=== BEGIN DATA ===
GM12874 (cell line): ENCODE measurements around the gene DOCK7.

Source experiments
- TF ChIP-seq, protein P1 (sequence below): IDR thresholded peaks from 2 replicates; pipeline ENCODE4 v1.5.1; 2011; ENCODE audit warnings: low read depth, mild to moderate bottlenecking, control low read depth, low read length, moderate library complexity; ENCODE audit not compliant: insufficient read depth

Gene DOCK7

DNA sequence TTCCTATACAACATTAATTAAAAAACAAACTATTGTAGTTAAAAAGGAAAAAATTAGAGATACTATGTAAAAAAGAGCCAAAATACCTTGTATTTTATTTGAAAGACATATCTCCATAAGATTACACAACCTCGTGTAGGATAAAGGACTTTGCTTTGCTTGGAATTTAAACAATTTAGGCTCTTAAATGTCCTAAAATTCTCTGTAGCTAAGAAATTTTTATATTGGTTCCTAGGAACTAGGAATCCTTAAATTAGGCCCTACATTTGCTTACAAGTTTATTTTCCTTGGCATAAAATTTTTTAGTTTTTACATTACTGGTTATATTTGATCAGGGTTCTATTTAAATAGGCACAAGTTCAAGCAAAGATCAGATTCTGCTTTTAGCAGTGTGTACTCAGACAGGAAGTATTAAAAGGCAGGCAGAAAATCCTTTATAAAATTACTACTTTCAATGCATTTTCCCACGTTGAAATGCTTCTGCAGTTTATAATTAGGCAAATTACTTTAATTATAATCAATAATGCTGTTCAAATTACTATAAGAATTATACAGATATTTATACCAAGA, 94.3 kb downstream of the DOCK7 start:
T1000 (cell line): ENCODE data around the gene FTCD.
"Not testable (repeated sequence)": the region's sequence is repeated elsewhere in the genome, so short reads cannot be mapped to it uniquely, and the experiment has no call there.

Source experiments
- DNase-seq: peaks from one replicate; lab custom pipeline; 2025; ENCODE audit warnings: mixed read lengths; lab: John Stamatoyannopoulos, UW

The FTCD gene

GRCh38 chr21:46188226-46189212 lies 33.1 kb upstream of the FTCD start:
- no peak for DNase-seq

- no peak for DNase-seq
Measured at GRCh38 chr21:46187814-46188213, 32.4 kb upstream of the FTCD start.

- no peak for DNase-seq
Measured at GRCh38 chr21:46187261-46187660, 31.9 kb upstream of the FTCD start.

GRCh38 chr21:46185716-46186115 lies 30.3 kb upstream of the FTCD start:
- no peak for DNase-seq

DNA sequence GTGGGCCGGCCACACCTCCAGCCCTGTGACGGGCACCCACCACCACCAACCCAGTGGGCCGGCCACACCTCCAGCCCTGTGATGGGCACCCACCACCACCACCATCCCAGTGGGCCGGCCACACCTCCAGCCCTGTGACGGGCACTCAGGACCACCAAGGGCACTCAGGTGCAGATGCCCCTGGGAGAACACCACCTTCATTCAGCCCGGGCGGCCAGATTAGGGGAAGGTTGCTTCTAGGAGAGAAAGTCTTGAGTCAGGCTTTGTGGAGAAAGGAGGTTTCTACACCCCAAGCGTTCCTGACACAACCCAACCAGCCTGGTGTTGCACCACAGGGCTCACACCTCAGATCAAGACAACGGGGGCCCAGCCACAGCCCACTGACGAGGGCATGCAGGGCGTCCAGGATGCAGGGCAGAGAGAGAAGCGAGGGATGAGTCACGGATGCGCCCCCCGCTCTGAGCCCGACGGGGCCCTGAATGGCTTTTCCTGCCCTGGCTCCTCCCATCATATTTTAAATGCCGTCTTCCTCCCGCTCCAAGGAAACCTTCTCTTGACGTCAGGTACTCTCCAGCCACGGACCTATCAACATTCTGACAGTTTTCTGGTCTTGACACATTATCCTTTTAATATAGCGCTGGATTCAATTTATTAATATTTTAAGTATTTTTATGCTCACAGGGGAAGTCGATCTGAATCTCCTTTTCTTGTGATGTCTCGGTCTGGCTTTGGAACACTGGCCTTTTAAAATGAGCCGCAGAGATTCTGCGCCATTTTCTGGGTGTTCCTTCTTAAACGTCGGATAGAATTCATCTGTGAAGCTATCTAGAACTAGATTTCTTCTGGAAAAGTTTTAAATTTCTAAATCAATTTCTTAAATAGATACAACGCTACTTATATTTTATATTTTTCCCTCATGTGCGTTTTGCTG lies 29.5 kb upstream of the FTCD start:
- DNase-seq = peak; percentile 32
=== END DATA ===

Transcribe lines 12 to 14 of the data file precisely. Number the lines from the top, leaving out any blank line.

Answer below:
- no peak for DNase-seq

- no peak for DNase-seq
Measured at GRCh38 chr21:46187814-46188213, 32.4 kb upstream of the FTCD start.